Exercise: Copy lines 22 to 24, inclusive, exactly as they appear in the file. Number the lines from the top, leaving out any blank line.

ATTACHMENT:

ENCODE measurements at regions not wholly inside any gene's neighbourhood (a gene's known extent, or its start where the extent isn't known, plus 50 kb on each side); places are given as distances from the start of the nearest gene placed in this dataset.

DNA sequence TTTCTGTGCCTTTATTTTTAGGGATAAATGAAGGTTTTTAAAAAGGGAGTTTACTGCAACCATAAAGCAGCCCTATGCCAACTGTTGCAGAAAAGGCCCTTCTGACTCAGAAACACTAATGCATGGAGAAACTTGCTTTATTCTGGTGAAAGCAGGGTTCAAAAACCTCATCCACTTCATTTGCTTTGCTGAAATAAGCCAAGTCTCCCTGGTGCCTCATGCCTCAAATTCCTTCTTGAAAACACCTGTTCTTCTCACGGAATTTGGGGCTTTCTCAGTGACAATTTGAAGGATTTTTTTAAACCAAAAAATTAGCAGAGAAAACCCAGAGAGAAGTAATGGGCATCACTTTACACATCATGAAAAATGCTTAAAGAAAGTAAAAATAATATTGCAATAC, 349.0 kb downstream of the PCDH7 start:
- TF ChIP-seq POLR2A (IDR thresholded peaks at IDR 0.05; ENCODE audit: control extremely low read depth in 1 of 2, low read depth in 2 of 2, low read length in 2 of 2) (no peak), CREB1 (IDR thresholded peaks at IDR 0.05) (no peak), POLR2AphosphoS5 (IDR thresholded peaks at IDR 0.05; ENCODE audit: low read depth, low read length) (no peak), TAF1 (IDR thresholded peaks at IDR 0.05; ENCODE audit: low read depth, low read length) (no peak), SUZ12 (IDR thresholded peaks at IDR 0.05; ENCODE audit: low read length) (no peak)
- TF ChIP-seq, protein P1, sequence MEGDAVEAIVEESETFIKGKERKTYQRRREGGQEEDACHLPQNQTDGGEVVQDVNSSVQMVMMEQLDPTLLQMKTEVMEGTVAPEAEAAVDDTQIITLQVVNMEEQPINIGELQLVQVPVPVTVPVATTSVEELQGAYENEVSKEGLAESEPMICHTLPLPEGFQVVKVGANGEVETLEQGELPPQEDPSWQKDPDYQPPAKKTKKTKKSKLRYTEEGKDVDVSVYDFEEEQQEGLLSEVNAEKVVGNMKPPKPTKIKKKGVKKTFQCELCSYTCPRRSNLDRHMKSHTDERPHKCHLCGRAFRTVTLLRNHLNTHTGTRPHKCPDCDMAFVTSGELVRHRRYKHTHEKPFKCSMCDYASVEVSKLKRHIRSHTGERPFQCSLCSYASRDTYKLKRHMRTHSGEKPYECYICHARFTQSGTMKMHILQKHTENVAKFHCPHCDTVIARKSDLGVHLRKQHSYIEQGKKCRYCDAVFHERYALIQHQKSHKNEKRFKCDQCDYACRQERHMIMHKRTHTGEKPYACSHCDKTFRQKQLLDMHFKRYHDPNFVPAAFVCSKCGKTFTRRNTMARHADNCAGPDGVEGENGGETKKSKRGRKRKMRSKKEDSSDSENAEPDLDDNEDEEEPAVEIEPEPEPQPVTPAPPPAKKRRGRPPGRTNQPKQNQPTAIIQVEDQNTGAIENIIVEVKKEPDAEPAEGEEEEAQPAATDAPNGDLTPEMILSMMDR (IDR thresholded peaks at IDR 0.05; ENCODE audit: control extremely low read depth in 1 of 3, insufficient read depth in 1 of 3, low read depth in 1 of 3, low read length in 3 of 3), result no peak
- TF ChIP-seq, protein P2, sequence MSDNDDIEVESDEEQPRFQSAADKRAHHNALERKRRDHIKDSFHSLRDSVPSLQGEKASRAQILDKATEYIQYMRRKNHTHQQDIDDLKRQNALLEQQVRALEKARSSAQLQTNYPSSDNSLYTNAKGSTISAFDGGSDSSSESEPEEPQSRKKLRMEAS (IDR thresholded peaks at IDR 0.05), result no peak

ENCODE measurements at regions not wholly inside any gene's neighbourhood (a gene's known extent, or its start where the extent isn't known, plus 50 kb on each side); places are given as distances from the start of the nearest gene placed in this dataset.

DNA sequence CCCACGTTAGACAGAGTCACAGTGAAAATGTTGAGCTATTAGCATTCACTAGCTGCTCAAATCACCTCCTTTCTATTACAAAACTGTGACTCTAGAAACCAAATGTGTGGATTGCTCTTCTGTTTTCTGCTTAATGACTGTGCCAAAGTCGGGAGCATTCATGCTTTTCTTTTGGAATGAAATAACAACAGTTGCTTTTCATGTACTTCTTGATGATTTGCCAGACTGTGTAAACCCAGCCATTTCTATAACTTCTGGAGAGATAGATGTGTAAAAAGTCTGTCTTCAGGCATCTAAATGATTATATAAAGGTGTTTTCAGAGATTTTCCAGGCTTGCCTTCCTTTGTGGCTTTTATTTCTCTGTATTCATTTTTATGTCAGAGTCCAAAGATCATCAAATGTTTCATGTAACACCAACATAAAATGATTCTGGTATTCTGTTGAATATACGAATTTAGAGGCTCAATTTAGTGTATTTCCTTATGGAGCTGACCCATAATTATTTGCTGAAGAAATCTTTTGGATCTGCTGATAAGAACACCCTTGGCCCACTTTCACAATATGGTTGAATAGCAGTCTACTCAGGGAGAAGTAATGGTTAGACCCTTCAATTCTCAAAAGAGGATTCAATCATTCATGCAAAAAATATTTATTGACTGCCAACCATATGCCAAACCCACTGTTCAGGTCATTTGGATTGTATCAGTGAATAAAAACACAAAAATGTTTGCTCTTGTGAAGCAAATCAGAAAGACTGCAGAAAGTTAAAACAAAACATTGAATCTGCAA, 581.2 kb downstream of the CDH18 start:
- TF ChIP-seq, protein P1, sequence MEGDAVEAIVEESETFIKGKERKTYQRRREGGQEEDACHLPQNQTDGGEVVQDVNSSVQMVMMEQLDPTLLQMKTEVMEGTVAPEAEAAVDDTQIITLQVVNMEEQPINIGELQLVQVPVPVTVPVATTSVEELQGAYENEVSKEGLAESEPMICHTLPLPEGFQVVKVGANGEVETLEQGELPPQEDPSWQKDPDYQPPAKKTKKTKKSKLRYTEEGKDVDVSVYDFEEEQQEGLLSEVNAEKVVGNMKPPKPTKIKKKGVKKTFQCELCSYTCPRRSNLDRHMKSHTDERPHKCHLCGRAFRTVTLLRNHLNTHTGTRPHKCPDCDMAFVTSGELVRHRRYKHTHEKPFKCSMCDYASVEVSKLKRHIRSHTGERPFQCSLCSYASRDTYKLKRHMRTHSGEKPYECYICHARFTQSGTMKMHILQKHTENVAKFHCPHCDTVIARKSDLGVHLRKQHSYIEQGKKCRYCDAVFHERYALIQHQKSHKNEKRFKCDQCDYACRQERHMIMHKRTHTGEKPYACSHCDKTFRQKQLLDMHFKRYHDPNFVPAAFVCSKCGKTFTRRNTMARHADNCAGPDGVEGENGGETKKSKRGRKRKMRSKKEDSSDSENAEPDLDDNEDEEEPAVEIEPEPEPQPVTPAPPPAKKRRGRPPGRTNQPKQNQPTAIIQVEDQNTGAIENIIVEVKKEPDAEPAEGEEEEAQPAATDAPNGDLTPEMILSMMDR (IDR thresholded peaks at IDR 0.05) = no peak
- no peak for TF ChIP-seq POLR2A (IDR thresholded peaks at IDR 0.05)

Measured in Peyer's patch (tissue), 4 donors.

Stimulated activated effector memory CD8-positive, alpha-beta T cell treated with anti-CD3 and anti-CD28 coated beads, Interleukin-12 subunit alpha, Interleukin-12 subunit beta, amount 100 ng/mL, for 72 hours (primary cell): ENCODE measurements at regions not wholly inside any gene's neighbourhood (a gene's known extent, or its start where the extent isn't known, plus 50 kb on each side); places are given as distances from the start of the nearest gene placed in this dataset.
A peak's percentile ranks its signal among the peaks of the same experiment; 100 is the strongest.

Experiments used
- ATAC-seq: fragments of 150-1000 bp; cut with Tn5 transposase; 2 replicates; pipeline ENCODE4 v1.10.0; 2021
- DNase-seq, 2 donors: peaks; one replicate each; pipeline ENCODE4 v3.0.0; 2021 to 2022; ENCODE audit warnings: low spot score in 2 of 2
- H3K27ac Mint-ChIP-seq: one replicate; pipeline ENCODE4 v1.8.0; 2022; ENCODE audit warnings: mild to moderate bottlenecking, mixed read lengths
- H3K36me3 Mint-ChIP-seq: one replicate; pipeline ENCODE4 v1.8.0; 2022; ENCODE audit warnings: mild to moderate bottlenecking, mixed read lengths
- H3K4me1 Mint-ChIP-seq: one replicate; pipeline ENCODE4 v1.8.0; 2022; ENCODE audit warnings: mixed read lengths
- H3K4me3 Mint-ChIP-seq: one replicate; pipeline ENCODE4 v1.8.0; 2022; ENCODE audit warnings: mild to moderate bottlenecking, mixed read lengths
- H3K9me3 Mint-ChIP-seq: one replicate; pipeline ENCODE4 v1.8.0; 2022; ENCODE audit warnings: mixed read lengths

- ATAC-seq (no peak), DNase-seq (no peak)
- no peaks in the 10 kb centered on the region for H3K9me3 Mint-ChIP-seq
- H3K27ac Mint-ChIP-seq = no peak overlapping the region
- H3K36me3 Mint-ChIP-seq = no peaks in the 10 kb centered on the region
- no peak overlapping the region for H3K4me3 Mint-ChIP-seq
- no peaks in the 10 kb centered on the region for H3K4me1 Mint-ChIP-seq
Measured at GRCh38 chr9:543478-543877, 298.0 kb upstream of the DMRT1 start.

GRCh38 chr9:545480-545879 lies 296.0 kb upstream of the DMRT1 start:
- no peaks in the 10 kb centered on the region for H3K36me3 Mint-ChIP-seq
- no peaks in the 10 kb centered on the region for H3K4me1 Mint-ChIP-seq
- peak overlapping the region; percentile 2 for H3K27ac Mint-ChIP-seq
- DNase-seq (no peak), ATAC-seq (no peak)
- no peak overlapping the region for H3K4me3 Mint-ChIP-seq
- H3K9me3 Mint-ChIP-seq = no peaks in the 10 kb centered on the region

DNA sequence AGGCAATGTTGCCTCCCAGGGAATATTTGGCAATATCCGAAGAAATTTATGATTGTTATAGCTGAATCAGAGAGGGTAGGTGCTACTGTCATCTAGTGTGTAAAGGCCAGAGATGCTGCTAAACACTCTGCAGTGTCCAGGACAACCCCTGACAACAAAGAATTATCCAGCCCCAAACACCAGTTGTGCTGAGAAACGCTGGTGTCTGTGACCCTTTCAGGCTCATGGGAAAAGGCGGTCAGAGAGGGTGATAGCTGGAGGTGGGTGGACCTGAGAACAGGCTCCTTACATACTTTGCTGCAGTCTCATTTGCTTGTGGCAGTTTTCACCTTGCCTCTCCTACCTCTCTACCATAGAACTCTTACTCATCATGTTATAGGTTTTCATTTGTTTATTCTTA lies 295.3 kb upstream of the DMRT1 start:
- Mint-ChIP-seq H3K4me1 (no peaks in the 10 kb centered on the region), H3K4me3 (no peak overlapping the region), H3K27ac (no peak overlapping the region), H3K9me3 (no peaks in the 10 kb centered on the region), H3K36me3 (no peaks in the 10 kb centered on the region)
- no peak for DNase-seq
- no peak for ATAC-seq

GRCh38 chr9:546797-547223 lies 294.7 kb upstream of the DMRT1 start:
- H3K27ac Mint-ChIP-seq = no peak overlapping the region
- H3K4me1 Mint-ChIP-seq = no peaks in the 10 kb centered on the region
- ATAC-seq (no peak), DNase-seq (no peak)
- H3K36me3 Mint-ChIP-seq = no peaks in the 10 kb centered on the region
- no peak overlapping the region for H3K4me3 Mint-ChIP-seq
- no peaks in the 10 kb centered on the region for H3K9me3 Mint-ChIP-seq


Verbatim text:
- no peaks in the 10 kb centered on the region for H3K9me3 Mint-ChIP-seq
- H3K27ac Mint-ChIP-seq = no peak overlapping the region
- H3K36me3 Mint-ChIP-seq = no peaks in the 10 kb centered on the region